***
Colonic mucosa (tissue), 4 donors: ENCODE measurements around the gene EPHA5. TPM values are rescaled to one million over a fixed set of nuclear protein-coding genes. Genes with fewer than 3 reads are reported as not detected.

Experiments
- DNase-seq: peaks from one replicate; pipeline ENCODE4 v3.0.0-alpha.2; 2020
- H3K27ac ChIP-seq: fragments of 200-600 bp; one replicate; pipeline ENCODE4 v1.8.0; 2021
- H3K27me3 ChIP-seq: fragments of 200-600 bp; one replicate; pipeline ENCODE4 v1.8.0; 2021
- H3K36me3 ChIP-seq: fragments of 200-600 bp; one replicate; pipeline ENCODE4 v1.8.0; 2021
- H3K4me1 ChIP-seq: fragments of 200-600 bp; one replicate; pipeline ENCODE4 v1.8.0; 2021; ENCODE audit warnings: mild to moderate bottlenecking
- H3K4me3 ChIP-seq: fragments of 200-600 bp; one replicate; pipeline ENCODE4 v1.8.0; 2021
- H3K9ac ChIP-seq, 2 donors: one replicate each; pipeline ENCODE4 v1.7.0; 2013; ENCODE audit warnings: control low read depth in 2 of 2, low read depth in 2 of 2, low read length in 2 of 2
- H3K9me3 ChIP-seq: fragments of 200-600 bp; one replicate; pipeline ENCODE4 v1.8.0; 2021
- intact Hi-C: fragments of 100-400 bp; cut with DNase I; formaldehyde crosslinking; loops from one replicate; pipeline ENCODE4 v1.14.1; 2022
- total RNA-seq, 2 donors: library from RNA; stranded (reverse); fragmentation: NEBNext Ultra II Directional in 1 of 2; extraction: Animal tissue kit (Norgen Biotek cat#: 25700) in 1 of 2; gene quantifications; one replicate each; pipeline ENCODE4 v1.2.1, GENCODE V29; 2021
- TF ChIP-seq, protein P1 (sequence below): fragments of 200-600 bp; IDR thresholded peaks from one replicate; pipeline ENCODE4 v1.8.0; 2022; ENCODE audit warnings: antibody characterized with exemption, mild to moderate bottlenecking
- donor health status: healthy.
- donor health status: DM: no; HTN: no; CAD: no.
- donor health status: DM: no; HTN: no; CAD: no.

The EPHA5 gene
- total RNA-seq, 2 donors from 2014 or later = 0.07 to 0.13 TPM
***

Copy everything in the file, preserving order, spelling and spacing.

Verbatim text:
Colonic mucosa (tissue), 4 donors: ENCODE measurements around the gene EPHA5. TPM values are rescaled to one million over a fixed set of nuclear protein-coding genes. Genes with fewer than 3 reads are reported as not detected.

Experiments
- DNase-seq: peaks from one replicate; pipeline ENCODE4 v3.0.0-alpha.2; 2020
- H3K27ac ChIP-seq: fragments of 200-600 bp; one replicate; pipeline ENCODE4 v1.8.0; 2021
- H3K27me3 ChIP-seq: fragments of 200-600 bp; one replicate; pipeline ENCODE4 v1.8.0; 2021
- H3K36me3 ChIP-seq: fragments of 200-600 bp; one replicate; pipeline ENCODE4 v1.8.0; 2021
- H3K4me1 ChIP-seq: fragments of 200-600 bp; one replicate; pipeline ENCODE4 v1.8.0; 2021; ENCODE audit warnings: mild to moderate bottlenecking
- H3K4me3 ChIP-seq: fragments of 200-600 bp; one replicate; pipeline ENCODE4 v1.8.0; 2021
- H3K9ac ChIP-seq, 2 donors: one replicate each; pipeline ENCODE4 v1.7.0; 2013; ENCODE audit warnings: control low read depth in 2 of 2, low read depth in 2 of 2, low read length in 2 of 2
- H3K9me3 ChIP-seq: fragments of 200-600 bp; one replicate; pipeline ENCODE4 v1.8.0; 2021
- intact Hi-C: fragments of 100-400 bp; cut with DNase I; formaldehyde crosslinking; loops from one replicate; pipeline ENCODE4 v1.14.1; 2022
- total RNA-seq, 2 donors: library from RNA; stranded (reverse); fragmentation: NEBNext Ultra II Directional in 1 of 2; extraction: Animal tissue kit (Norgen Biotek cat#: 25700) in 1 of 2; gene quantifications; one replicate each; pipeline ENCODE4 v1.2.1, GENCODE V29; 2021
- TF ChIP-seq, protein P1 (sequence below): fragments of 200-600 bp; IDR thresholded peaks from one replicate; pipeline ENCODE4 v1.8.0; 2022; ENCODE audit warnings: antibody characterized with exemption, mild to moderate bottlenecking
- donor health status: healthy.
- donor health status: DM: no; HTN: no; CAD: no.
- donor health status: DM: no; HTN: no; CAD: no.

The EPHA5 gene
- total RNA-seq, 2 donors from 2014 or later = 0.07 to 0.13 TPM